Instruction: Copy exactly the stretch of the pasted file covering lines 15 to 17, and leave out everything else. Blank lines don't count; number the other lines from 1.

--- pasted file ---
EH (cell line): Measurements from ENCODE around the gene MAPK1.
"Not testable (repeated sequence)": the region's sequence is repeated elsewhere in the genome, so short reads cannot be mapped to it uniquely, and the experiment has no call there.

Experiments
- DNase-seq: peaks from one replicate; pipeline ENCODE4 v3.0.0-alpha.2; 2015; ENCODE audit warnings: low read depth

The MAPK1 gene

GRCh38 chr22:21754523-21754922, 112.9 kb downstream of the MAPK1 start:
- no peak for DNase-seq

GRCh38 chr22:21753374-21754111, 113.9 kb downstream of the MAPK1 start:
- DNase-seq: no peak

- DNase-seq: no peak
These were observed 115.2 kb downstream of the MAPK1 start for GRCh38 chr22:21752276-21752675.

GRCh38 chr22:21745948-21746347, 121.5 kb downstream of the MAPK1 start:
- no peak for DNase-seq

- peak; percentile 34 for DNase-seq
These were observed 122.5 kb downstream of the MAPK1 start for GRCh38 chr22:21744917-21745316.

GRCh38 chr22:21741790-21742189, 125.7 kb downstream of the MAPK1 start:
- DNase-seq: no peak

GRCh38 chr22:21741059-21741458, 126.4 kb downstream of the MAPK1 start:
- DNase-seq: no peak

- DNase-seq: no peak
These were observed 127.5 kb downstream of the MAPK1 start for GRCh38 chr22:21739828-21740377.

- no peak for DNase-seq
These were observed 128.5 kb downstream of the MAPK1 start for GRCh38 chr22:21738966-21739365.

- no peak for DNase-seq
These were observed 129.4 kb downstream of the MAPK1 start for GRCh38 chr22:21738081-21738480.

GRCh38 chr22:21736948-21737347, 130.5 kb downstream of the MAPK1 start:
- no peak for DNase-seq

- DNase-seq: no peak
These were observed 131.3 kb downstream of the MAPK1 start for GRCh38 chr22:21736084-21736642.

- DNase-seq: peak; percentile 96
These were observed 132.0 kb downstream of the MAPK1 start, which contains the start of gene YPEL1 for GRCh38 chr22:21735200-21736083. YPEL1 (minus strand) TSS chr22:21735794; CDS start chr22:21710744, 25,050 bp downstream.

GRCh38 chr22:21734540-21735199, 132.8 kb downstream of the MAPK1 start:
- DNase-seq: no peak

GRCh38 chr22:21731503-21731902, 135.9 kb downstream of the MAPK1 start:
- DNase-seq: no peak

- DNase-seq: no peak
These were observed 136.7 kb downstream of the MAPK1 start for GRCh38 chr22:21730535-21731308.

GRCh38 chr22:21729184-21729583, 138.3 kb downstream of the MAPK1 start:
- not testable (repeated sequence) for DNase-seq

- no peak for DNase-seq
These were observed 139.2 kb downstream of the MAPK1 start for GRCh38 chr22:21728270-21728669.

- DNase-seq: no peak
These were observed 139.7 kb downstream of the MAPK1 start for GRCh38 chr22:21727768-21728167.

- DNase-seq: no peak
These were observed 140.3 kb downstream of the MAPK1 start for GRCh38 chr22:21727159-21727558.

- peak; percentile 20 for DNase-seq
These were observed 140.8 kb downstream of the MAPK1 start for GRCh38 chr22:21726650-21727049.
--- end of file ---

These were observed 122.5 kb downstream of the MAPK1 start for GRCh38 chr22:21744917-21745316.

GRCh38 chr22:21741790-21742189, 125.7 kb downstream of the MAPK1 start:
- DNase-seq: no peak